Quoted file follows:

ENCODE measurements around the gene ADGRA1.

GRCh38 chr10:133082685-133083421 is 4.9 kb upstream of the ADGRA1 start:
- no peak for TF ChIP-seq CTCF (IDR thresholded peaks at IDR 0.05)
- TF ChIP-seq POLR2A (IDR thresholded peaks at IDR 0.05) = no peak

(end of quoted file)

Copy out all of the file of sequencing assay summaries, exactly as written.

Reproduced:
ENCODE measurements around the gene ADGRA1.

GRCh38 chr10:133082685-133083421 is 4.9 kb upstream of the ADGRA1 start:
- no peak for TF ChIP-seq CTCF (IDR thresholded peaks at IDR 0.05)
- TF ChIP-seq POLR2A (IDR thresholded peaks at IDR 0.05) = no peak